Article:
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Related in: MedlinePlus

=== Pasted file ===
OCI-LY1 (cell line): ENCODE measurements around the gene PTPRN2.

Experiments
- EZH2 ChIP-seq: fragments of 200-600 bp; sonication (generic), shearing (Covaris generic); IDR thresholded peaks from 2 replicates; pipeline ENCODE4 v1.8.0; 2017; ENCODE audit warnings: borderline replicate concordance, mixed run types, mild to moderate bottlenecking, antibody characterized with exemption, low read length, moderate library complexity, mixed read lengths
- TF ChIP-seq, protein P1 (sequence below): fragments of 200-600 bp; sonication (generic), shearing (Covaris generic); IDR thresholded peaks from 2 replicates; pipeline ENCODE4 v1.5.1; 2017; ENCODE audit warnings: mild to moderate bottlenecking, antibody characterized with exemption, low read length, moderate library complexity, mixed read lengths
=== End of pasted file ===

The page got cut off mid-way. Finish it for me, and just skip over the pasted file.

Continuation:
NK activity in the presence of monocytes, PstS-1, TKI and Cetuximab and correlation to MHC class I-expression. NK cells and monocytes of healthy donors were isolated by density gradient centrifugation and purified by MACS. NK cells were co-cultured with monocytes (5 × 105 cells/well in 1:1 cell-ratio) and stimulated with PstS-1 (10 μg/mL). After 24 h Cetuximab (1 μg/mL) and TKI (100 nM) were added. NK cytotoxicity was assessed by CD107a degranulation assay after FITC-coupled staining with anti-CD107a and isotype control and gating on NK cells. Means and standard errors of three to six independent experiments are shown. Statistical analysis was performed by unpaired t-test, statistical significance (p < 0.05) is indicated. (a) Natural cytolytic activity of unstimulated NK cells (NK) against EGFR-positive and -negative ovarian cancer cells. (b) ADCC: CD107a-expression of NK cells co-incubated with ovarian cancer cells in the presence of Cetuximab (Cet) and TKI (Erlo); (c) MHC class I-expression of ovarian cells after staining with PE-coupled anti-MHC-class I and isotype control (Iso) analyzed by flow cytometry; (d) Effect of monocytes on NK-cytotoxicity in the presence or absence of Cetuximab and TKI; (e) Impact of PstS-1 on monocytes-stimulated NK cells (NK + Mo). CD107a-expression of monocytes-stimulated NK cells is moderately but significantly enhanced by PstS-1 in the presence of Cetuximab and TKI (39.3% ± 6.3%) compared to absence of PstS-1 (34.9% ± 6.8%).